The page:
• CommentRowNumber8.
    • CommentAuthorTodd_Trimble
    • CommentTimeOct 6th 2016

    Mike, I think pointed sets have a subobject classifier (the obvious one with two elements).

    • CommentRowNumber9.
    • CommentAuthorTodd_Trimble
    • CommentTimeOct 6th 2016

    There are some properties of categories with a subobject classifier which rule out lots of categories; for example:

    • Such categories are balanced (mono + epi = iso). This is another way of ruling out RingRing or any poset, and also examples like PosPos, CatCat, TopTop, CMonCMon, and many others.

    • All monos are “kernels”, i.e., all are equalizers of pairs f,g:XΩf, g: X \rightrightarrows \Omega where f=(X1tΩ)f = (X \to 1 \stackrel{t}{\to} \Omega). This rules out GrpGrp without bringing in size considerations.

    • Every morphism has a unique epi-mono factorization.

    • Since Ω\Omega is internally a cartesian closed poset, all subobject orders are cartesian closed posets, and so in particular are distributive lattices if joins exist. This rules out AbAb for instance.

    Then there’s this curious little chestnut:

    • The subobject classifier has a Hopfian property, that every mono ΩΩ\Omega \to \Omega is an iso and in fact an involution (famous exercise from Johnstone’s Topos Theory).
    • CommentRowNumber10.
    • CommentAuthorTodd_Trimble
    • CommentTimeOct 6th 2016
    • (edited Oct 6th 2016)

    Returning to the issue of abelian categories, I think we can exploit distributivity of subobject lattices to generally rule these out.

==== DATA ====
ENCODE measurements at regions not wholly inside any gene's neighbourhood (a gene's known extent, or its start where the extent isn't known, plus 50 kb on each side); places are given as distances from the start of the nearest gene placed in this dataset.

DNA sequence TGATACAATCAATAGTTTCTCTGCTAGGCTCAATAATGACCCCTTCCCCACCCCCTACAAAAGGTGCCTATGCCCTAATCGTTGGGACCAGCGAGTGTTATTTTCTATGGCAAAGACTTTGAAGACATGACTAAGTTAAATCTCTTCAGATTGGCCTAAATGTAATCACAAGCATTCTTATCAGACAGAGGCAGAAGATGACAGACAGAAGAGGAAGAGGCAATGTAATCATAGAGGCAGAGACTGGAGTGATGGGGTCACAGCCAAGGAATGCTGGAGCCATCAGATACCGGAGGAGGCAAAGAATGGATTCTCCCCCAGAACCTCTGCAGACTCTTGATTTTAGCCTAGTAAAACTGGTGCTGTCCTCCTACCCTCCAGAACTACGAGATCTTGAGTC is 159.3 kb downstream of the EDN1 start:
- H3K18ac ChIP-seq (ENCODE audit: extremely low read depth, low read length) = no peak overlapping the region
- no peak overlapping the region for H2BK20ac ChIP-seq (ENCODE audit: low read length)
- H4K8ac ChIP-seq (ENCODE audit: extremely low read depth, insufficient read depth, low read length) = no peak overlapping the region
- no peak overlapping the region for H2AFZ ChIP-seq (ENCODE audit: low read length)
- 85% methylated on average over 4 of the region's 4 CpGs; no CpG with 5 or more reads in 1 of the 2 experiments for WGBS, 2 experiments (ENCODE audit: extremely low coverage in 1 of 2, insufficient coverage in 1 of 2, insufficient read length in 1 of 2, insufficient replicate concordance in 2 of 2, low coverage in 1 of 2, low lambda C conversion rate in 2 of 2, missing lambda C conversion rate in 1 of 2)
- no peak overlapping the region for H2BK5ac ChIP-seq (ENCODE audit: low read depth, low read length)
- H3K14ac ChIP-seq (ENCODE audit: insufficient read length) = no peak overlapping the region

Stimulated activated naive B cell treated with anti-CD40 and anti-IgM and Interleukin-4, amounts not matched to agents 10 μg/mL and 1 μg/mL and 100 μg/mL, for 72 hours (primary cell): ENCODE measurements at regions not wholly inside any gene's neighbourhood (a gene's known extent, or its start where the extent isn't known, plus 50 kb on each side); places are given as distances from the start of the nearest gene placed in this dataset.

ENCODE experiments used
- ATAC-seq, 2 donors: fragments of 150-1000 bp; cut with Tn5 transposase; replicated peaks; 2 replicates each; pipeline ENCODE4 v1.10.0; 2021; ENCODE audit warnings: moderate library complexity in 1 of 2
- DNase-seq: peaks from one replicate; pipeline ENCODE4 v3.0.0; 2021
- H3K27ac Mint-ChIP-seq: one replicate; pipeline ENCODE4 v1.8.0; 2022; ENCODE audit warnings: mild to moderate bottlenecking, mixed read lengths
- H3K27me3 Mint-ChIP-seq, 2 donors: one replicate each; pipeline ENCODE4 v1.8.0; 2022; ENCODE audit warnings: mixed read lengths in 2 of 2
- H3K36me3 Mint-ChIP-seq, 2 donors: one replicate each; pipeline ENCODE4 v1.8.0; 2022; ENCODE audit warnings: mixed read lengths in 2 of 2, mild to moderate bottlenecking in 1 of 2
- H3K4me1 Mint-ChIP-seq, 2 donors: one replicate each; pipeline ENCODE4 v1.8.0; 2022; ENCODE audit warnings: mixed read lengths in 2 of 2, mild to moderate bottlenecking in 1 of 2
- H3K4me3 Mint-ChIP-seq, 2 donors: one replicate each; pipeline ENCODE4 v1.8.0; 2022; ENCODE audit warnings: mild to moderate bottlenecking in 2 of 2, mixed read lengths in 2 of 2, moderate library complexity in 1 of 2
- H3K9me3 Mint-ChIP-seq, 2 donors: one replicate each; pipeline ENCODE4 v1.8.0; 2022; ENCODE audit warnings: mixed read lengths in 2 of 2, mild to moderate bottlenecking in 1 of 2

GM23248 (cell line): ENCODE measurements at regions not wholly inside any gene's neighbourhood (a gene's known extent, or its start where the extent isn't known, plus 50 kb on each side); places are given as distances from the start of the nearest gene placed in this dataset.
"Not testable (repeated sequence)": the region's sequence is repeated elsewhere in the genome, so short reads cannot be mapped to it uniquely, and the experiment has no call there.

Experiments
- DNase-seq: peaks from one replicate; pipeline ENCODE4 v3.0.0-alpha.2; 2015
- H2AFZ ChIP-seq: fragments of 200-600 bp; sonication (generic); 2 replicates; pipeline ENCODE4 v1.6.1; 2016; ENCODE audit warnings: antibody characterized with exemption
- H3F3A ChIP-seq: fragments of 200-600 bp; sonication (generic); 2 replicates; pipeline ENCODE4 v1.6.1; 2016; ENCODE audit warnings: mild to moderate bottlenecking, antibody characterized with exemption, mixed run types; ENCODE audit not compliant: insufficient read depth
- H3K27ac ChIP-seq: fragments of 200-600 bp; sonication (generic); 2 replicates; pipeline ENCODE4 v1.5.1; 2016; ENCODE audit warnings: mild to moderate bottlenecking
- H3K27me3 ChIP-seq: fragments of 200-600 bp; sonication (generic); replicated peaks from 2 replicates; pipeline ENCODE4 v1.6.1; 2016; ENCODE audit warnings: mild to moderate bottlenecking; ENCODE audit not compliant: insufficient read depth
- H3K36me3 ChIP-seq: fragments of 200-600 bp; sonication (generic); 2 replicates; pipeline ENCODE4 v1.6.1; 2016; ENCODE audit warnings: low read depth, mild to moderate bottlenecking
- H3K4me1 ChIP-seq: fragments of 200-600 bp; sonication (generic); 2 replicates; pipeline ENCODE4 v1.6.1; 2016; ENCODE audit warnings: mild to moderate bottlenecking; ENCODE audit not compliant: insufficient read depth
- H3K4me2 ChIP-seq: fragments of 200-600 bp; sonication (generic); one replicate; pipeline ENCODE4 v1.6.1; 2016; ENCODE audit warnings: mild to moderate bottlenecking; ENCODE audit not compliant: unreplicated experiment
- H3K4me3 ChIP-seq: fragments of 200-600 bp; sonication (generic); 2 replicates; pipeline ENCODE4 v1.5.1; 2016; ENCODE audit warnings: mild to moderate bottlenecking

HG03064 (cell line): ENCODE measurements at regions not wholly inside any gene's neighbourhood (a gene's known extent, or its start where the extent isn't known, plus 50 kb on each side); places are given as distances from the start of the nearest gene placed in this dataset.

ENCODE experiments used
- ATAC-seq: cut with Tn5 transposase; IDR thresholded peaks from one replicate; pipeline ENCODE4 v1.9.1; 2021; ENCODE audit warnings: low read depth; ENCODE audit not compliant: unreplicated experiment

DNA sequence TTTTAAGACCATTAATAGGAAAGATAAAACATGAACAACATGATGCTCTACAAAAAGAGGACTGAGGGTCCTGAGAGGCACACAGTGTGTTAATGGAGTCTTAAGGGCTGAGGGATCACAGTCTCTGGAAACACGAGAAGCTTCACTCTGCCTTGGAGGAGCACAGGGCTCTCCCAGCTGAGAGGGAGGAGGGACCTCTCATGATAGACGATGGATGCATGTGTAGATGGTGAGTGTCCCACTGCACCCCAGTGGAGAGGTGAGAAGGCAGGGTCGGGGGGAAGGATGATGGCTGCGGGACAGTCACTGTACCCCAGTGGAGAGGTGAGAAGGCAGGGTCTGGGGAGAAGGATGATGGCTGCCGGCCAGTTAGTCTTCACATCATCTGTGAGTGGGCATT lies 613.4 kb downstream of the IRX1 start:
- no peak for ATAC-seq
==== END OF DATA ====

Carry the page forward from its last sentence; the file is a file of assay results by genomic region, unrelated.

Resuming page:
Take any object AA, so that we have three subobjects i 1:AAAi_1: A \to A \oplus A, i 2:AAAi_2: A \to A \oplus A, and Δ:AAA\Delta: A \to A \oplus A. Then i 1i 2=i_1 \vee i_2 = \top, whereas i 1Δ==i 2Δi_1 \wedge \Delta = \bot = i_2 \wedge \Delta. Under distributivity we have

    Δ=Δ=Δ(i 1i 2)=(Δi 1)(Δi 2)==\Delta = \Delta \wedge \top = \Delta \wedge (i_1 \vee i_2) = (\Delta \wedge i_1) \vee (\Delta \wedge i_2) = \bot \vee \bot = \bot

    but Δ=\Delta = \bot forces A=0A = 0. So only the trivial abelian category can have a subobject classifier.

    This probably rules out categories with biproducts generally, although some fine detail may have escaped me.

    • CommentRowNumber11.
    • CommentAuthorDavidRoberts
    • CommentTimeOct 6th 2016
    • (edited Oct 7th 2016)

    The category of classes in ZF(C) has a subobject classifier. Presumably the same is true for other boolean models of algebraic set theory.

    More generally, the class of pretoposes described in my IHES talk have a subobject classifier.

    Needless to say, all these are not locally small. (EDIT: actually, not all of them. The example constructed in my paper in Studia Logica is locally small, but it’s a topos. There are plenty more examples of that type, too)

    • CommentRowNumber12.
    • CommentAuthorTodd_Trimble
    • CommentTimeOct 7th 2016

    I’ve now added a bunch of material to subobject classifier.

    • CommentRowNumber13.
    • CommentAuthorMike Shulman
    • CommentTimeOct 7th 2016

    Thanks. I didn’t realize that a subobject classifier was an internal cartesian closed poset even if the ambient category isn’t a Heyting category. Interesting.

  1. Added weak subobject classifiers to generalisations section

    Anonymous

    diff, v50, current

    • CommentRowNumber15.
    • CommentAuthormattecapu
    • CommentTimeMar 10th 2021

    Added definition of s.o. classifier for sheaf topoi

    Matteo Capucci

    diff, v51, current